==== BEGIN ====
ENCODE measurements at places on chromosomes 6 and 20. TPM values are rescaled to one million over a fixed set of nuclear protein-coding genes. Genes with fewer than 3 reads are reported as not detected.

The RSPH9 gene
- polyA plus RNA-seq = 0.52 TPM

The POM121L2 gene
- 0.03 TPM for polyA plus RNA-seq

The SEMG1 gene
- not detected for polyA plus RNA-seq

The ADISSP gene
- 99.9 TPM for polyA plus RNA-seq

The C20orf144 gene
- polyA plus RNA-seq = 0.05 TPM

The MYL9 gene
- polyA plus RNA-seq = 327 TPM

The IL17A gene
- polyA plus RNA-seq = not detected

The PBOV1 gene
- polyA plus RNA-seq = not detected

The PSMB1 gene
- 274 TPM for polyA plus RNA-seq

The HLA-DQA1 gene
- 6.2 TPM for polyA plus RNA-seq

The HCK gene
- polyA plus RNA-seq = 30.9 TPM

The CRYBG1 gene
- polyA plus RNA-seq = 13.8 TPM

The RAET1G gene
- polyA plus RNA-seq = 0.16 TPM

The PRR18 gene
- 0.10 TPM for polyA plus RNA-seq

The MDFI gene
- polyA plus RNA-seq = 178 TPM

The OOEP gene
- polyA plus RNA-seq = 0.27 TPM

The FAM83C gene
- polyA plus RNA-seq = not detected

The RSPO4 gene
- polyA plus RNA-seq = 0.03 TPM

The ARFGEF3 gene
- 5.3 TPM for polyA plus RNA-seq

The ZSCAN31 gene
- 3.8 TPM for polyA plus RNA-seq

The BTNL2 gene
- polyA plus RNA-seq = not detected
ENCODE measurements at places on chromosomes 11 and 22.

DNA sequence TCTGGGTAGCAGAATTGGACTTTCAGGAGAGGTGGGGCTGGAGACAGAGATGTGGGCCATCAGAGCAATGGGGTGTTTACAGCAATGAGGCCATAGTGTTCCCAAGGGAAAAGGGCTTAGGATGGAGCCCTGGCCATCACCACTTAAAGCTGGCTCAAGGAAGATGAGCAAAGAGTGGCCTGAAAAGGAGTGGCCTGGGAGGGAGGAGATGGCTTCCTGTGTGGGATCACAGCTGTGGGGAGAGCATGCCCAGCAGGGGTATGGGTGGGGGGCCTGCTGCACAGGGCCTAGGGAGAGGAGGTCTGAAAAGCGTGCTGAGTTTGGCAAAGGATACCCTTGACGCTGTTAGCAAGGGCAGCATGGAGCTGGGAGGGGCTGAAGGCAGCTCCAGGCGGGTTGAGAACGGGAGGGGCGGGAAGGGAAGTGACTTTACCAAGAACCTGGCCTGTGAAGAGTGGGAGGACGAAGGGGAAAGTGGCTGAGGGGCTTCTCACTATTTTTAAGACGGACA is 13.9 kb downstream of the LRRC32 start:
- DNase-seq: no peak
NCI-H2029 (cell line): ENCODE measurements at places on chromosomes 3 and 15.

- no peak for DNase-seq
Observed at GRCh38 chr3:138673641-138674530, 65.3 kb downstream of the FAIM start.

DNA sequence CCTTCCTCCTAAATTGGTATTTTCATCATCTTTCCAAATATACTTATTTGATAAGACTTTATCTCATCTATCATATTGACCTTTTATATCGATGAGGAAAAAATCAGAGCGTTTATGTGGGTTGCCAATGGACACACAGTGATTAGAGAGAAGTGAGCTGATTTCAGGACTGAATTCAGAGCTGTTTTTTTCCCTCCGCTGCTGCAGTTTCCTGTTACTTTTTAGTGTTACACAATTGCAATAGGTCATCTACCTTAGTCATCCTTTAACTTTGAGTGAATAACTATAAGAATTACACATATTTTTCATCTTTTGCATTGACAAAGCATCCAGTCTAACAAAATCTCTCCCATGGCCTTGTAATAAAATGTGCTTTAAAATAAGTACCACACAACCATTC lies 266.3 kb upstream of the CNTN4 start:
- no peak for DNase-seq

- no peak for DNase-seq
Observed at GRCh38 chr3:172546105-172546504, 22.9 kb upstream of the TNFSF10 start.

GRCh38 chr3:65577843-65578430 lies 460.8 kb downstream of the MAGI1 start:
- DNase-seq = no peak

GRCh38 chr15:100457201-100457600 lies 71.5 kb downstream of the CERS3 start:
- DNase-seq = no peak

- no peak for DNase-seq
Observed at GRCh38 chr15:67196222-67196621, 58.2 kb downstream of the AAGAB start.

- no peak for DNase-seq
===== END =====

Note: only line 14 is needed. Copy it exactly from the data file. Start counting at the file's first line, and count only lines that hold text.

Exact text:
The IL17A gene